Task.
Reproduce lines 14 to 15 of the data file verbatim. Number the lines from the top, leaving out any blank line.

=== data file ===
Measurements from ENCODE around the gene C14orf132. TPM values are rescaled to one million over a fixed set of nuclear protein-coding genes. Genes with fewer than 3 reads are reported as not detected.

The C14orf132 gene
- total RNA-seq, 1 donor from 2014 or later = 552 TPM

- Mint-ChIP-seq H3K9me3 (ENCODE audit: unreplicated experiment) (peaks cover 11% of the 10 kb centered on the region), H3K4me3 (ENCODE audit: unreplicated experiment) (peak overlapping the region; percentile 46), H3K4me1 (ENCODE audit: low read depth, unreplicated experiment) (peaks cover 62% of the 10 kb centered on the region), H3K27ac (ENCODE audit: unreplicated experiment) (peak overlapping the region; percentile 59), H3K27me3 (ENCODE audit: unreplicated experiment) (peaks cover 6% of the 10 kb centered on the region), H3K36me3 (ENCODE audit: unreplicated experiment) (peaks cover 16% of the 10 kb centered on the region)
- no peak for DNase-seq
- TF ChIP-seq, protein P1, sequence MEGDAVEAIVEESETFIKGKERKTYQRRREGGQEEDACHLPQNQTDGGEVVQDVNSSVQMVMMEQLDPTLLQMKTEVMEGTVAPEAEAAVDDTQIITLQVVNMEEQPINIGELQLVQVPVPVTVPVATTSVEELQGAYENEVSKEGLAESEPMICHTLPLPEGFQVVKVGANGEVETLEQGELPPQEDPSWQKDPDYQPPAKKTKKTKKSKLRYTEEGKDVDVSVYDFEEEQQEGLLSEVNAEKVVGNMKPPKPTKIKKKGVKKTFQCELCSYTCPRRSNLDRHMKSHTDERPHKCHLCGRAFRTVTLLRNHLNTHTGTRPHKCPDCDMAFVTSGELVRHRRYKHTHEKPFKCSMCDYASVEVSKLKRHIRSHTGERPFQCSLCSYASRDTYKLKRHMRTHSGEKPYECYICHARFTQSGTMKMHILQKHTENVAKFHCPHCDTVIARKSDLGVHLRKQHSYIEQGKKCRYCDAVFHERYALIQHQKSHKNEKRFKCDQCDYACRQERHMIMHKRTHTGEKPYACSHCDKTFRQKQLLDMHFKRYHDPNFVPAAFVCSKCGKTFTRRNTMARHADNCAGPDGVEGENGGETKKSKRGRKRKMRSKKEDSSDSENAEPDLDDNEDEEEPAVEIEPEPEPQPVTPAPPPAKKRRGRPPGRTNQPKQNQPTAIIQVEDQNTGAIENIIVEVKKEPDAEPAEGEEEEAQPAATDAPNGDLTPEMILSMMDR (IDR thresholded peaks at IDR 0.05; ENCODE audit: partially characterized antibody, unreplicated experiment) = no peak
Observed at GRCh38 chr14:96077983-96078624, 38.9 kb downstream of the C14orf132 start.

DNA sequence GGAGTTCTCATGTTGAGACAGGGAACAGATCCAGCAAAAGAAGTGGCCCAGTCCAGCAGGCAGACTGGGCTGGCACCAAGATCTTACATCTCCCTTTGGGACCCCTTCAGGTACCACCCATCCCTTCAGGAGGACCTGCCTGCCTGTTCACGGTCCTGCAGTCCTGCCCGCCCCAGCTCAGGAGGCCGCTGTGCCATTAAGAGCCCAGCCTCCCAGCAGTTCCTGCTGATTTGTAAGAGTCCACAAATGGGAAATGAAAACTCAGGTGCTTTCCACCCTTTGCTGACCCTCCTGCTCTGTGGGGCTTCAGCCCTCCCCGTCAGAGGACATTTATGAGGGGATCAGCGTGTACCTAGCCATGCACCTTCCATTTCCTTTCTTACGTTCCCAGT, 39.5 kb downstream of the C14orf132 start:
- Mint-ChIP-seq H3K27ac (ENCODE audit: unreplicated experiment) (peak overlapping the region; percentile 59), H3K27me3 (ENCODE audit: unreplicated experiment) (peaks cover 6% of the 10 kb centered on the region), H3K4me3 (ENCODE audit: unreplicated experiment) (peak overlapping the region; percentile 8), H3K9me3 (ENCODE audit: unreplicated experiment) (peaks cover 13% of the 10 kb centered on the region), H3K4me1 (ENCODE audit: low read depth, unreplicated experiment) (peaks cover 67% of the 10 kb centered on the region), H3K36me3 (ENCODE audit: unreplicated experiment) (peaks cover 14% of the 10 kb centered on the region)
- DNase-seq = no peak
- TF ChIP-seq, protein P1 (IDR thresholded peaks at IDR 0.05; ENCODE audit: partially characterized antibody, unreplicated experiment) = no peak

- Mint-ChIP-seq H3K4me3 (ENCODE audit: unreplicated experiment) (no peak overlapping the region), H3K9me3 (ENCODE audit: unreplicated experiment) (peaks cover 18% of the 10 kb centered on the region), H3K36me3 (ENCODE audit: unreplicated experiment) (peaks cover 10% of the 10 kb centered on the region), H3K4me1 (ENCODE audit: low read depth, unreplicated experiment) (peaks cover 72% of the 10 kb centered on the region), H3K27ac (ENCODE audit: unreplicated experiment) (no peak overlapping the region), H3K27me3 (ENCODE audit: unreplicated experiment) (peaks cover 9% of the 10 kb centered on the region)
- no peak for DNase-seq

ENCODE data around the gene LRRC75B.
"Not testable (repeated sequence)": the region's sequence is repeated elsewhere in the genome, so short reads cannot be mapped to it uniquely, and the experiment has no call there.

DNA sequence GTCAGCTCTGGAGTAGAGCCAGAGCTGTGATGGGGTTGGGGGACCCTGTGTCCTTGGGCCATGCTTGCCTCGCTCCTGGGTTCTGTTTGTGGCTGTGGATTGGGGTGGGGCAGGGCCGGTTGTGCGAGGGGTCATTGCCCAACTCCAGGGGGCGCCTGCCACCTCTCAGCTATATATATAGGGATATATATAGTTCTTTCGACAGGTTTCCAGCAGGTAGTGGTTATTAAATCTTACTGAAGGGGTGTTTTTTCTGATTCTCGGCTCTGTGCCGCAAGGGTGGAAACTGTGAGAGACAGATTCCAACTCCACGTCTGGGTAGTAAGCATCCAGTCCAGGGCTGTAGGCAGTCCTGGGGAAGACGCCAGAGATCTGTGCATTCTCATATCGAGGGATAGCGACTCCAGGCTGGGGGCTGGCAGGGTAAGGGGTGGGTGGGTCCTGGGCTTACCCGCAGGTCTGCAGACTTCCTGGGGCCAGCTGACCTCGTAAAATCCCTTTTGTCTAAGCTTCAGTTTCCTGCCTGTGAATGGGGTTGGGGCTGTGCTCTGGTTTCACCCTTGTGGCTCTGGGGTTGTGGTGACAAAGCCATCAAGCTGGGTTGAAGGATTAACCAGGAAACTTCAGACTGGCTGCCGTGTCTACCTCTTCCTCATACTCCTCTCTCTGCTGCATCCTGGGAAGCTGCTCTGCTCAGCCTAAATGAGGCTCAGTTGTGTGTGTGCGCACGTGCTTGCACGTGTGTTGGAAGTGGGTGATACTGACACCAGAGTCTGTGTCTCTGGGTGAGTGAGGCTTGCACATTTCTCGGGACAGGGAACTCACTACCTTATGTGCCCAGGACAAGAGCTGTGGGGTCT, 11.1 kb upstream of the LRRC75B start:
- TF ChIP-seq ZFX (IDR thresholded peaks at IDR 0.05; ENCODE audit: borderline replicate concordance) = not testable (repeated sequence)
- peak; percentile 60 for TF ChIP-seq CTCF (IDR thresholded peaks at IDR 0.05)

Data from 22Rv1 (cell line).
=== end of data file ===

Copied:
ENCODE data around the gene LRRC75B.
"Not testable (repeated sequence)": the region's sequence is repeated elsewhere in the genome, so short reads cannot be mapped to it uniquely, and the experiment has no call there.